Myth 4: Seals damage coral reefs as they hunt for food and thus damage fish habitat. This will get worse if the main Hawaiian Islands (MHI) population.
Fact: Seals rarely damage live coral while they forage – they do sometimes lift or turn over rocks and root around in rubble and sand, but this material is not live coral, and this activity does not damage the ecosystem nor reduce the productivity of the fishery.
There is no evidence, including many of hours of footage from seal-mounted video cameras, indicating that monk seals damage coral reefs.
Myth 5: Seals will attract sharks, which will put people at risk of shark attacks.
Fact: All information to date indicates that more monk seals in the main Hawaiian Islands (MHI) has not, and will not, lead to more shark attacks on humans.
While the monk seal population has increased in the MHI over the past 10 years, incidents of shark attacks on people have shown no corresponding increase. According to the International Shark Attack File, there have been a total of only 136 documented shark attacks on people in Hawaii from 1828-2014, and 9 of these were fatal. From 2001-2014, the yearly number of attacks on humans in Hawaii showed no clear upward trend of shark attacks.
Tiger sharks are responsible for most shark attacks on humans in Hawaii, and tiger sharks also attack monk seals. However, only a small fraction of seals in the MHI have scars or new injuries from shark bites. Some studies have documented more white shark attacks on people (especially surfers) near seal colonies (for example, in California and South Africa). These colonies typically involve predictable and seasonal aggregations of tens of thousands of seals, and white sharks focus on these areas when seals are present. In contrast, there are presently around 300 seals in the MHI. These seals are scattered throughout the islands and do not aggregate in dense colonies. These small numbers mean that monk seals cannot be a significant source of food for sharks, because there are not nearly enough seals to sustain the sharks. A similar concern is often heard about the abundance of green turtles and shark attacks in Hawaii. However, despite the fact that green turtle abundance has been growing in Hawaii for decades, there has been no apparent increase in shark attacks on humans during this time.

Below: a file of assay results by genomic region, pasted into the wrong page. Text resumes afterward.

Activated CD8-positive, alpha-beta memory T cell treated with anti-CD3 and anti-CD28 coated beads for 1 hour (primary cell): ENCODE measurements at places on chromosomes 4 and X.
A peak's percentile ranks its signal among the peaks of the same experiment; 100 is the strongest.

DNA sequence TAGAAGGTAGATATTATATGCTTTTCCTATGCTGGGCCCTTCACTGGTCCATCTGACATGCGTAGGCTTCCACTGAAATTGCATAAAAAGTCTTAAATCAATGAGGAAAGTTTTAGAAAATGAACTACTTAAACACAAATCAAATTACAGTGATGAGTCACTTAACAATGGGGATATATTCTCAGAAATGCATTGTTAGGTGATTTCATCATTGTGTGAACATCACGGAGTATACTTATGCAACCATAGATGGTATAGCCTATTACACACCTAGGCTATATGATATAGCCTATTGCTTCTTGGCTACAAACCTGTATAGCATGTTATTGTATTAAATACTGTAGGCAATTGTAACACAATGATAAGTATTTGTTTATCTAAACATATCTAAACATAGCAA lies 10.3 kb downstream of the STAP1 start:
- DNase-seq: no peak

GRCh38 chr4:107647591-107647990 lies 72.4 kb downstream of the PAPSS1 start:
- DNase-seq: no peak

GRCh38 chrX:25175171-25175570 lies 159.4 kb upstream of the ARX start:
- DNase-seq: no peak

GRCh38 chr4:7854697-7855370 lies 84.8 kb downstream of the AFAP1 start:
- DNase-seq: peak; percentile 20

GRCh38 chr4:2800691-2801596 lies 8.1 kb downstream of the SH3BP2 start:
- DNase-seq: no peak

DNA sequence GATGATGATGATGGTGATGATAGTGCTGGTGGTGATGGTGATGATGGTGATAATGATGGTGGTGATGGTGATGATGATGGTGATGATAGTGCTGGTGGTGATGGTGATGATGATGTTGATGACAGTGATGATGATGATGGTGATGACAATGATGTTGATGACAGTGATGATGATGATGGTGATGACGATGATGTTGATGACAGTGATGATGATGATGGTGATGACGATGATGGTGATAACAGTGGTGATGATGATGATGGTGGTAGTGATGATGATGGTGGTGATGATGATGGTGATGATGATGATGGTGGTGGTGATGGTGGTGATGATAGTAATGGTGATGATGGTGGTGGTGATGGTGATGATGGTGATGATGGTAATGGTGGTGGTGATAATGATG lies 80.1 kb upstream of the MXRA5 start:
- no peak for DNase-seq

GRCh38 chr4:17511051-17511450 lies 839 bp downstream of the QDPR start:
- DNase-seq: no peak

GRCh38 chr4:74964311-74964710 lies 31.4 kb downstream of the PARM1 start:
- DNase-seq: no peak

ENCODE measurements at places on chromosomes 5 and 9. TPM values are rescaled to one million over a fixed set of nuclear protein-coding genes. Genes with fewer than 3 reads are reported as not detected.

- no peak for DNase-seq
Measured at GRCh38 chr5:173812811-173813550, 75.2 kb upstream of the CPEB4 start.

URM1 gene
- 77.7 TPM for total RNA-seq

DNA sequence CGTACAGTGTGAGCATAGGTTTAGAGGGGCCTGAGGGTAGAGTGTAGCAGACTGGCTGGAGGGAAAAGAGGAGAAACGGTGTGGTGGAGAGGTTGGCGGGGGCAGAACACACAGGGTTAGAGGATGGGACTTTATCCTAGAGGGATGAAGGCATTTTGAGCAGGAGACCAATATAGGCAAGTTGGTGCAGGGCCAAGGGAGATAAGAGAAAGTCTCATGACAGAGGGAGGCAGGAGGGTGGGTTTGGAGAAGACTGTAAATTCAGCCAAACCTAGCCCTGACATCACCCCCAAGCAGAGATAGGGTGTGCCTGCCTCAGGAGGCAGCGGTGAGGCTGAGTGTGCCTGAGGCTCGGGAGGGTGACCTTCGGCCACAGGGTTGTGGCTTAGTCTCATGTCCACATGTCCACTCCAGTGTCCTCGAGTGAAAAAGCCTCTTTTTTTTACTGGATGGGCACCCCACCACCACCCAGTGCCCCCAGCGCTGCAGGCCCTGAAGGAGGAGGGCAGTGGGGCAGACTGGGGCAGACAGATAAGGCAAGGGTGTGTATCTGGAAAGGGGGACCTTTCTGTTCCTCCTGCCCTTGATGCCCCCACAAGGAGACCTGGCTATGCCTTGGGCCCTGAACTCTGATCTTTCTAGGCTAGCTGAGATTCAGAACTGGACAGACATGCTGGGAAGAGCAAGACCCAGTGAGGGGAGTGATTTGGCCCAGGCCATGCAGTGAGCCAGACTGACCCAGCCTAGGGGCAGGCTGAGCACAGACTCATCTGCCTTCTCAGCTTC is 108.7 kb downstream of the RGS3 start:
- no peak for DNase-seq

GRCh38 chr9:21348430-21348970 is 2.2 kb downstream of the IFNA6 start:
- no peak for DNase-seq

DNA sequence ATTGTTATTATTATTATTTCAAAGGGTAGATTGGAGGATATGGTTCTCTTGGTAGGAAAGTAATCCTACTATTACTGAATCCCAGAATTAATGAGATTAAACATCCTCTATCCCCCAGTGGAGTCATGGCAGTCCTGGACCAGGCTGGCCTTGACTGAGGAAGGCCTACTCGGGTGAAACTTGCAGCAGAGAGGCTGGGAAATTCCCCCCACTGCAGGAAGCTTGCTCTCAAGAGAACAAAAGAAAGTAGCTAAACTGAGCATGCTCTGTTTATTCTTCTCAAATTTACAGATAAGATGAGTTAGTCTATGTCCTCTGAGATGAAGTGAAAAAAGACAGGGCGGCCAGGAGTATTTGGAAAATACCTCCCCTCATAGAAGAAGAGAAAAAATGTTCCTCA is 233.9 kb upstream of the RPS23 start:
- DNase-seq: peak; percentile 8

Myth 6: Seals are a human safety risk because they will attack people.
Fact: Most monk seals are not aggressive toward people, unless they feel threatened (such as when a person gets between a mother seal and her pup).
Some seals that have been fed (intentionally or unintentionally) or those that have been interacted with (“played with”) by people may become dangerous when they grow up to be large, mature seals that persistently seek out human interaction.
Normal “wild” monk seals almost never attack or seek interactions with humans. There have been only a few known cases of aggressive interactions between seals and people. These have occurred either when a person has gotten too close to a protective mother’s pup or when a seal has become conditioned to associate humans with food or socialization and later became too “rough” with unsuspecting swimmers or divers.
Myth 7: Monk seals are not from Hawaii and they are being brought in by government agencies.
Fact: Monk seals are native to both the Northwestern Hawaiian Islands and the main Hawaiian Islands (MHI).